Sale Of The Season
How to dodge risk in a low-price environment without sacrificing opportunities when the upswing returns
WHILE MANY INVESTORS ARE BALKING
at allocating more capital to the Canadian energy sector right now, there are many others who are thinking this might be the chance of a lifetime to buy oil and gas equities at historic lows. It’s a contrarian stance, for sure. But how much more bad news can be out there? Some might sense a move toward capitulation when even the most bullish analysts have thrown in the towel. But capitulation can often mark the turning point in these volatile markets. It’s a matter of stomaching the what-ifs.
What if global oil demand fails to live up to expectations and the Iranians are able to bring another 500,000 barrels per day to the market? Oil supply outside of OPEC should be falling, but what about Pioneer Natural Resources’ recent $1.5-billion equity issue? It’s largely going to fund an expansive U.S. capex program with the expectation that Pioneer’s production growth will exceed 15 per cent per year for the next three years. If that kind of big capital is still out there being deployed, how are we supposed to get a rebound in price? Goldman Sachs talks about the risk of a global oil storage problem this year, which could cause a further sell-off potentially down to $20 per barrel. And on the natural gas side, if the winter stays warm and we don’t experience a hot summer to drive air conditioning loads and increase demand, storage congestion and very low prices will become a real risk in this market as well.
The accompanying chart shows the consensus view in the oil market around the prospective average price for WTI in U.S. dollars in 2016. Most investors are aware of where the spot WTI futures contract is trading, and some are aware of where the forward strip price is trading for 2016 – and beyond. But not many are aware of the expected distribution around the price. This is not a subjective view of the distribution – it is based on objectively observed market prices in the oil futures and options markets in the first week of January. The chart illustrates the probability that the average WTI price will fall below the price levels indicated on the x-axis. For example, based on early January pricing, the market is saying that it believes there is a 36 per cent probability that the WTI price this year will average below $35.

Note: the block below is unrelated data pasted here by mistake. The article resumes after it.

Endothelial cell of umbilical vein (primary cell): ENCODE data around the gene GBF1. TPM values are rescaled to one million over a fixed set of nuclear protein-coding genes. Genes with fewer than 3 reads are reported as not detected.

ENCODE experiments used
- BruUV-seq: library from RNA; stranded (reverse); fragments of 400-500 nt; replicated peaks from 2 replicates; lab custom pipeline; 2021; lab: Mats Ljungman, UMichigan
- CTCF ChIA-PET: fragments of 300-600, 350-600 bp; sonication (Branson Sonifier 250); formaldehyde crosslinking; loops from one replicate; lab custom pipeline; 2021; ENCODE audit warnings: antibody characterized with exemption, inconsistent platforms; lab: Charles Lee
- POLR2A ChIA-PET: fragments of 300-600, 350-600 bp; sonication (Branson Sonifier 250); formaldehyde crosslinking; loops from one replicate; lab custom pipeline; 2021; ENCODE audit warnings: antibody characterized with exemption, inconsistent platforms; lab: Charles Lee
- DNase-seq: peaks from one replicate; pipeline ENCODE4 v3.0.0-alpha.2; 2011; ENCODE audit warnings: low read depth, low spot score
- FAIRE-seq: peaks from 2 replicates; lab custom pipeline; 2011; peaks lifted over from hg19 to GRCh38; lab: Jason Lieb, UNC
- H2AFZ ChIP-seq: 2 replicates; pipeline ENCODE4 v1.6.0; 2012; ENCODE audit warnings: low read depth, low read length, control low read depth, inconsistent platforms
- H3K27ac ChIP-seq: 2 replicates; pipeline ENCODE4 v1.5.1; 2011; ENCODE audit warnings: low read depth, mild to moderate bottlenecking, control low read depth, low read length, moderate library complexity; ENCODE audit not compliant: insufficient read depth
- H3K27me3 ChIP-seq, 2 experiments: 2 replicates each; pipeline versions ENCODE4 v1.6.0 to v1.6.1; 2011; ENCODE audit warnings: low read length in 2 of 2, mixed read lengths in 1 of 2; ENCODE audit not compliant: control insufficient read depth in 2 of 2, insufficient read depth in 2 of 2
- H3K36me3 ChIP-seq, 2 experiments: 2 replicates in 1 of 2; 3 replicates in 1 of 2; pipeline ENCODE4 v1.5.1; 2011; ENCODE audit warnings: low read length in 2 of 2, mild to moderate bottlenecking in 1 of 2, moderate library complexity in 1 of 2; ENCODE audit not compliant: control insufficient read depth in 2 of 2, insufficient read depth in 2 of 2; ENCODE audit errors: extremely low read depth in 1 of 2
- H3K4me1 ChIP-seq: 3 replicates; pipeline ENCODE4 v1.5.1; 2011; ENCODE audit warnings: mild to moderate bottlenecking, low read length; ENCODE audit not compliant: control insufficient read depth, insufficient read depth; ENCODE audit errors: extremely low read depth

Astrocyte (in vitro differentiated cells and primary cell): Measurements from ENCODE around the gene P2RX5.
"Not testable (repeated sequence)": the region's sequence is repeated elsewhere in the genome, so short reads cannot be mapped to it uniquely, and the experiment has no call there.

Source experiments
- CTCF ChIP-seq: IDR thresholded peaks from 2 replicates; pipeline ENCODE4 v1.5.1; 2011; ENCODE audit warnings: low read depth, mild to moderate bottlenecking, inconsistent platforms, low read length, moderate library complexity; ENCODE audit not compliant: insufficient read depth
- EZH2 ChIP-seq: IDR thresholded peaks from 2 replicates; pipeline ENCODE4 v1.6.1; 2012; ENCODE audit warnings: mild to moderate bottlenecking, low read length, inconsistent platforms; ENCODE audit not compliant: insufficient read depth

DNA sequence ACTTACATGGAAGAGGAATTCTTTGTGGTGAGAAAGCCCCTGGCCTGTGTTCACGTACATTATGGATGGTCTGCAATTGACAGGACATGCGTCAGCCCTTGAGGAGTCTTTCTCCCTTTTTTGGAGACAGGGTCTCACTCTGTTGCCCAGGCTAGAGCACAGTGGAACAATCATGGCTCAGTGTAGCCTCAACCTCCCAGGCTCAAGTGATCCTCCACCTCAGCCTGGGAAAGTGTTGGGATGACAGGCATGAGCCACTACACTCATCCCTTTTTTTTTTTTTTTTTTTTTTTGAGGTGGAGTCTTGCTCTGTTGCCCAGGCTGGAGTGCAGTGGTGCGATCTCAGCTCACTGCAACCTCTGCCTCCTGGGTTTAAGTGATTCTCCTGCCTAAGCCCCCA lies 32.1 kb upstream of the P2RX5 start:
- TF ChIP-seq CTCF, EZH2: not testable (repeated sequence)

As an investor, one doesn’t want to miss the impact of a sudden cyclical upturn in the market, but one can’t ignore the risks that most producers will face in an extended low-price environment. The key is sustainability over the next 12 to 18 months, meaning determining which producers are in the best position to weather a low-price environment. Investors will wisely examine balance sheets and management team strength. But don’t forget one other very important factor: the magnitude of existing hedge positions. Companies with a significant component of their production hedged for the balance of 2016 and into 2017 will have an edge on their peers with respect to sustaining cash flow in a difficult price landscape. And often these hedged producers will have better access to capital markets. Case in point: The aforementioned Pioneer Natural Resources had 85 per cent of its oil and 70 per cent of its gas production hedged for 2016 at the time of its recent equity issue. One major geopolitically based supply disruption is all it takes to turn the corner on this thing in a hurry, but the opportunistic investors will also want to ensure that their producer equity investment will survive any further commodity price weakness.